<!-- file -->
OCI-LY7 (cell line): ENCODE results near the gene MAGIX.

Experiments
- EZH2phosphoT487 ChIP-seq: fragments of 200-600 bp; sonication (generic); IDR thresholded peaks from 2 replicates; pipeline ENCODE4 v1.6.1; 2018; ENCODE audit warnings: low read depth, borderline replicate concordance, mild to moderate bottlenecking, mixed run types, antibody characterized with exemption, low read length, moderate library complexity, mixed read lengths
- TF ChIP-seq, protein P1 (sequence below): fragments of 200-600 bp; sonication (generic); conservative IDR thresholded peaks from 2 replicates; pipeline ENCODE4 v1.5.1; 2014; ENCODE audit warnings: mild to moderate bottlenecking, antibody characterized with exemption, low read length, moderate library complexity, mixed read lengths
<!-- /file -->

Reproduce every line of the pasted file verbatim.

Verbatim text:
OCI-LY7 (cell line): ENCODE results near the gene MAGIX.

Experiments
- EZH2phosphoT487 ChIP-seq: fragments of 200-600 bp; sonication (generic); IDR thresholded peaks from 2 replicates; pipeline ENCODE4 v1.6.1; 2018; ENCODE audit warnings: low read depth, borderline replicate concordance, mild to moderate bottlenecking, mixed run types, antibody characterized with exemption, low read length, moderate library complexity, mixed read lengths
- TF ChIP-seq, protein P1 (sequence below): fragments of 200-600 bp; sonication (generic); conservative IDR thresholded peaks from 2 replicates; pipeline ENCODE4 v1.5.1; 2014; ENCODE audit warnings: mild to moderate bottlenecking, antibody characterized with exemption, low read length, moderate library complexity, mixed read lengths